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The Globe and Mail

March 20: Alberta’s gamble. Plus other letters to the editor

Letters to the Editor should be exclusive to The Globe and Mail. Include your name, address and daytime phone number. Try to keep letters to fewer than 150 words. Letters may be edited for length and clarity. To submit a letter by e-mail, click here: letters@globeandmail.com

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Alberta's gamble

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Gary Mason raises the interesting scenario of the future of the Kinder Morgan pipeline should the NDP win the B.C. election in May and attempt, as promised, to shut down the expansion project (Notley's Grand Budget Gambles, March 17). Which NDP government – Alberta's or B.C.'s – would the federal Liberal government then side with, having already approved Kinder Morgan?

The Constitution gives federal jurisdiction to "works and undertakings connecting the province with any other or others of the provinces, or extending beyond the limits of the province."

Should Justin Trudeau choose to sacrifice his brand in B.C. by invoking this power to override a provincial prohibition, the federal cat would definitely be among the provincial pigeons.

John Edmond, Ottawa

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"Horrible fiscal jam." "Audacious debt numbers." "Perilous." "Nasty economic fundamentals." These descriptors paint only one part of the Alberta budget picture.

Things could be way worse. The Notley government could have exercised massive Klein-style cuts to the public service. Nursing and teaching jobs would have been ransacked or deskilled if so-called "austerity budgets" had been implemented. All sorts of government jobs could have been lost.

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The minimum wage could have lowered. And, oh goodness me, a provincial sales tax could have been instigated. If so, would the same descriptors have been applied to cutting and slashing our jobs and social safety nets?

Cathy Harrop, Canmore, Alta.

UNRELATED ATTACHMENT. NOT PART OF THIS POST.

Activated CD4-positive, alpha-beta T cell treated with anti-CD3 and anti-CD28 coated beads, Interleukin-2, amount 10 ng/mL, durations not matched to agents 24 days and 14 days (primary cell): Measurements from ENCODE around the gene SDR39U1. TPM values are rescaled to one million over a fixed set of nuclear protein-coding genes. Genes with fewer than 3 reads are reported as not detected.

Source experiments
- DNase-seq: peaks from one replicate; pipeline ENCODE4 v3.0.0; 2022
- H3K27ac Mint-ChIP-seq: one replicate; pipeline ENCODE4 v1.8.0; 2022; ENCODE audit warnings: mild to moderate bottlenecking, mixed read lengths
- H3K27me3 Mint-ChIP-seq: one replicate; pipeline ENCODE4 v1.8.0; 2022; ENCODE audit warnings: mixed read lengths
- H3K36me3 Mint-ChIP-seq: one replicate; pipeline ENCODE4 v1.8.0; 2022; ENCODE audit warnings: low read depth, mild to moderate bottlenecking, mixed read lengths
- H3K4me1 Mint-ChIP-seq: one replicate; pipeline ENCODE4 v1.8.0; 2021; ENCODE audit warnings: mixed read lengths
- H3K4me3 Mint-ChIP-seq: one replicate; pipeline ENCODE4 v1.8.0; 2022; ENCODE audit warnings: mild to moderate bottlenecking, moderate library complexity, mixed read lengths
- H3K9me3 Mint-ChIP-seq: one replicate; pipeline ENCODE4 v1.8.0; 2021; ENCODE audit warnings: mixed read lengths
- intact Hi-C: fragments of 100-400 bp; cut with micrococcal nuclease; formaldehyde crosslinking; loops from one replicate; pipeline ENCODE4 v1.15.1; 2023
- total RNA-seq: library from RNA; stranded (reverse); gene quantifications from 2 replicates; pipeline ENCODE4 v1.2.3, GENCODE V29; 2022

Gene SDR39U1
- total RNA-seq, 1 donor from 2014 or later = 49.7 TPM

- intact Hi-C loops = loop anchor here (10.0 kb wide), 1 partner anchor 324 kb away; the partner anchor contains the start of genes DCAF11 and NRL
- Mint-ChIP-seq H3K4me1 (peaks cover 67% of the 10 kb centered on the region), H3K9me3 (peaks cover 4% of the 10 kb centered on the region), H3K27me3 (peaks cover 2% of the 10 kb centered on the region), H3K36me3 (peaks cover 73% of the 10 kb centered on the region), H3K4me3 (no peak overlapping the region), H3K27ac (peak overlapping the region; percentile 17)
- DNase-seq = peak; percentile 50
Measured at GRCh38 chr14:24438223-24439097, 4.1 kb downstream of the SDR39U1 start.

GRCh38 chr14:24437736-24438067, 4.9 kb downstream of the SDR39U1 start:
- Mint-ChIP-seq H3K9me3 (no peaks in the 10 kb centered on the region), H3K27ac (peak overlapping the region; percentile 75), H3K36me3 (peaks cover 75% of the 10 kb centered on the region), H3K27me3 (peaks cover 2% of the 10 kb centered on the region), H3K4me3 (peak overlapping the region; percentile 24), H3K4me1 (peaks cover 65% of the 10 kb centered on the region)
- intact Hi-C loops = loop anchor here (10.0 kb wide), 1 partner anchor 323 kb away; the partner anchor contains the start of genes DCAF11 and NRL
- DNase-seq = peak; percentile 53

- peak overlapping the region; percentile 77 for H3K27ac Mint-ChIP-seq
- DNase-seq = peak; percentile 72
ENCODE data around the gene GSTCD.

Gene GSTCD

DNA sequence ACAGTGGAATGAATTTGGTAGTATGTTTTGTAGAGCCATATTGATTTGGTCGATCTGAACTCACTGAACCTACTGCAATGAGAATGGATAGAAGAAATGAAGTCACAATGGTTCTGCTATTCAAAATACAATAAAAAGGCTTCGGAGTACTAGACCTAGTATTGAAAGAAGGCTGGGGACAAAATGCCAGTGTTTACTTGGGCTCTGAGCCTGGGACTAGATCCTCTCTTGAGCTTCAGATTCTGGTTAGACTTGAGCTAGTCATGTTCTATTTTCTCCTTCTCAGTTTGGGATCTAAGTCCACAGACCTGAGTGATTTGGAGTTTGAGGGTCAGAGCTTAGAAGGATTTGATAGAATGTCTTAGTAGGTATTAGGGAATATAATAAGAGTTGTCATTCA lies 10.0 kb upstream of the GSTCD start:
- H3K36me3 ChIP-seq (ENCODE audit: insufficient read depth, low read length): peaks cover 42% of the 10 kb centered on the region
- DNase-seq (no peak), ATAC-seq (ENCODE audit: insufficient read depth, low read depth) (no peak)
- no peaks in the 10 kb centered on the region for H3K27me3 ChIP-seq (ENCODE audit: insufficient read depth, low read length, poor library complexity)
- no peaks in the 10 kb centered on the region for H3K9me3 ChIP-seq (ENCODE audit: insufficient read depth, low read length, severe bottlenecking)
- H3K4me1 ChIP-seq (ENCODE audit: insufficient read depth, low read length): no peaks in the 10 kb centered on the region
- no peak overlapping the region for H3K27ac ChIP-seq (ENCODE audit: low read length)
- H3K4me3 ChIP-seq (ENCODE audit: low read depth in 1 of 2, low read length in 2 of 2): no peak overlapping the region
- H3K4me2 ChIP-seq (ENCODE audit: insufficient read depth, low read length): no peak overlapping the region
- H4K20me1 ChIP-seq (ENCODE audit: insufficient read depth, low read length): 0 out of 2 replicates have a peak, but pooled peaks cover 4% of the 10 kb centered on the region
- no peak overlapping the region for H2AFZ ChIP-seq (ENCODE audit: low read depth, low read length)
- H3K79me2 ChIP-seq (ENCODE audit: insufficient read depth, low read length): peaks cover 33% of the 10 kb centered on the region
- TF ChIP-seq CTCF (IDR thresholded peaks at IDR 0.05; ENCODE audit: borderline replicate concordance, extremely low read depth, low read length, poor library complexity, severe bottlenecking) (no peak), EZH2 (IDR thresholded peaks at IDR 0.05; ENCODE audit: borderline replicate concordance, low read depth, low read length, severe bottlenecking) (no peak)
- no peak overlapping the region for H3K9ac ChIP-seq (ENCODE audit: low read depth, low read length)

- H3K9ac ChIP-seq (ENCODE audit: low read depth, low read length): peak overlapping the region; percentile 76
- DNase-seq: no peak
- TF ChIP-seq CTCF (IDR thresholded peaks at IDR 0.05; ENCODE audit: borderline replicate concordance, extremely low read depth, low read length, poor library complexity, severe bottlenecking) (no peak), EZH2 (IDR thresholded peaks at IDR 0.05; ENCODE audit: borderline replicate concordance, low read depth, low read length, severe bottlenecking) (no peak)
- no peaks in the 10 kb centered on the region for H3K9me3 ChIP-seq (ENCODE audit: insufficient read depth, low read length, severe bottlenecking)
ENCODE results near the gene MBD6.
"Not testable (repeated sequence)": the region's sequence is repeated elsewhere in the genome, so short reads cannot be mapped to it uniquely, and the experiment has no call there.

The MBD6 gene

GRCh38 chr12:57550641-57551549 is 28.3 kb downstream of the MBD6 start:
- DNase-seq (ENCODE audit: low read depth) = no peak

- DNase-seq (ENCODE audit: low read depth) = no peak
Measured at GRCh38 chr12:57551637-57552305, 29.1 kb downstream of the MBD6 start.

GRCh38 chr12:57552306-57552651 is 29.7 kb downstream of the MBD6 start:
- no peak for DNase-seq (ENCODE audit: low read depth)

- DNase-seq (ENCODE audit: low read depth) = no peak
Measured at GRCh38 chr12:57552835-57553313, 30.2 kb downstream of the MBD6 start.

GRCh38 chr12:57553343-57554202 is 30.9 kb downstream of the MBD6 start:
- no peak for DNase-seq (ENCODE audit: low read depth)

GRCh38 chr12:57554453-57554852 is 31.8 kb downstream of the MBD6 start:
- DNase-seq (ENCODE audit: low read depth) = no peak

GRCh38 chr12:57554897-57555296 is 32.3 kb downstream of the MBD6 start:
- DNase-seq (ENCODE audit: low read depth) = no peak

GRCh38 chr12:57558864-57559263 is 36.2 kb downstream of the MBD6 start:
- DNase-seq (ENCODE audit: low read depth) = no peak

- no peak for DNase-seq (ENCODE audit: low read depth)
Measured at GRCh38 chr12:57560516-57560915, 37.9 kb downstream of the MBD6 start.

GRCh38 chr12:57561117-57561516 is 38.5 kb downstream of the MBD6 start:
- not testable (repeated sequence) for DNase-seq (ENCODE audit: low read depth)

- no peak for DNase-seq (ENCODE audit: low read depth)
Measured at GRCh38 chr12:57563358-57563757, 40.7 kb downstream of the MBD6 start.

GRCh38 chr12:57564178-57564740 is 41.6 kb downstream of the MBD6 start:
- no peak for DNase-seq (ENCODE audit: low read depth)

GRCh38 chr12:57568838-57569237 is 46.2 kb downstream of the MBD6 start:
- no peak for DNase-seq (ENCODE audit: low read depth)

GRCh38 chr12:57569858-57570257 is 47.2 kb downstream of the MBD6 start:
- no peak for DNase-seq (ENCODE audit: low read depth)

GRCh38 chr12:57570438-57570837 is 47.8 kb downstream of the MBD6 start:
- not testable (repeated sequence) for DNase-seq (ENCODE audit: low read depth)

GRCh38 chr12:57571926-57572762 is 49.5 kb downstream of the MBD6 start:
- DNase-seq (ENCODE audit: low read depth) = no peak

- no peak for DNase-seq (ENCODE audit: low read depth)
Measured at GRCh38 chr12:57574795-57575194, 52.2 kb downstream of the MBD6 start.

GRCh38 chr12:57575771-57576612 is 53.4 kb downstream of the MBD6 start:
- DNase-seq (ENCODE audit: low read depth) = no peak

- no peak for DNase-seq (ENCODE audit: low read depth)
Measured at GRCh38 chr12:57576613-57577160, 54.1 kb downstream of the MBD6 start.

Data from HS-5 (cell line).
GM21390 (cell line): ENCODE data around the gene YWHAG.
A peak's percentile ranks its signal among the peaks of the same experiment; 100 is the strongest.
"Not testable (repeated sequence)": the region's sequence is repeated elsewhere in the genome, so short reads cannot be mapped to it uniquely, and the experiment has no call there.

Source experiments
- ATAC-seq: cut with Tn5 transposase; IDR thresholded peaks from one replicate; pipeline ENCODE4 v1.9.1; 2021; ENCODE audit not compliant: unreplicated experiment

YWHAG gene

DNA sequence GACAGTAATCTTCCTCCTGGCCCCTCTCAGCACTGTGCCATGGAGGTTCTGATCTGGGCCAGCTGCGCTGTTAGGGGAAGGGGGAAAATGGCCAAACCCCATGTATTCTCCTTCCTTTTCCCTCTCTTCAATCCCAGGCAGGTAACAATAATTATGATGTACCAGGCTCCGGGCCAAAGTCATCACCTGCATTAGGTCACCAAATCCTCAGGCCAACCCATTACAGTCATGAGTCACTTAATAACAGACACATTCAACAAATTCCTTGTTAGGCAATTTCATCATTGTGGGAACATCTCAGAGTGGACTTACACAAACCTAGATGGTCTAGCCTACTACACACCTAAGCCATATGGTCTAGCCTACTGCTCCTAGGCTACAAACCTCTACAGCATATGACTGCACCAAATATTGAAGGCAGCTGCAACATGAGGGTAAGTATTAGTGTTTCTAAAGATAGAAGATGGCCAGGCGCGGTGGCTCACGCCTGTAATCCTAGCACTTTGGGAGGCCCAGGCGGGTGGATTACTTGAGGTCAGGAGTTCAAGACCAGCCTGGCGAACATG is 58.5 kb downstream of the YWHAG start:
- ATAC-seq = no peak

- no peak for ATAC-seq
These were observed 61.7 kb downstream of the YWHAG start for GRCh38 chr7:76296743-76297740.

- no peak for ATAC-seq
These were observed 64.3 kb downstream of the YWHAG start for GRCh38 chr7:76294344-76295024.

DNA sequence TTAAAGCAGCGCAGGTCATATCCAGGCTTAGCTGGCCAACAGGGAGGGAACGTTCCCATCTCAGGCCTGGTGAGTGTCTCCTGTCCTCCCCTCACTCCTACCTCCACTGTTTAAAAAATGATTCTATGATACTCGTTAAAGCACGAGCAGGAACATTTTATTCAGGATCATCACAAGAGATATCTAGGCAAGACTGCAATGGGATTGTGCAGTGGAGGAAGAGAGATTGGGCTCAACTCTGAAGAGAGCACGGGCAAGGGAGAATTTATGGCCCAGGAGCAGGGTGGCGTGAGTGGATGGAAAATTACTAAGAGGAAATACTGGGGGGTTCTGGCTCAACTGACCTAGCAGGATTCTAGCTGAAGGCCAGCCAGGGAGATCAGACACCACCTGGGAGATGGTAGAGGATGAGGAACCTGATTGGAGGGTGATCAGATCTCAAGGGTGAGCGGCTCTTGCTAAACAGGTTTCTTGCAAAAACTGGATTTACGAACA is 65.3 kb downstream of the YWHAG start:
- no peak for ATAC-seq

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Income disconnect

Re Morneau Touts Tax-The-Rich Policies Ahead Of Federal Budget (March 17): Finance Minister Bill Morneau intends to tax the rich. Why is Toronto so reluctant to tax the property-rich, rather than ask the province (that is, the rest of us taxpayers) to subsidize it?

Our house in Collingwood's MPAC value is $625,000, and our municipal taxes are $6,300. In The Globe and Mail's done-deals (March 17) we see selling prices of $1.35-million, $1.6-million and $1.4-million with property taxes of $6,171, $7,976 and $5,750 respectively. Seems to me this is very low-hanging fruit for Toronto Mayor John Tory to pursue.

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Al Woolnough, Collingwood, Ont.

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Finance Minister Bill Morneau can brag about taxing the rich but the Liberal government's math is a head scratcher. When people in the top 1 per cent of income cannot afford to buy a house in Toronto, he either has the definition of the 1-per-cent wrong, or perhaps there is huge tax leakage that he is unaware of …

Continue to tax the hard-working and the diligent savers, and they will leave. Then you can tax the next level below, until we ultimately become a welfare state of low achievers.

T.J. Machado, Mississauga

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People who pay more than 53 per cent in marginal tax rates can't afford more than a semi on Toronto's edges? What hope is there for the rest of us? Two-hour commutes? Bidding wars for overpriced rentals?

Krista Wood, Toronto

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Judgment? M.I.A.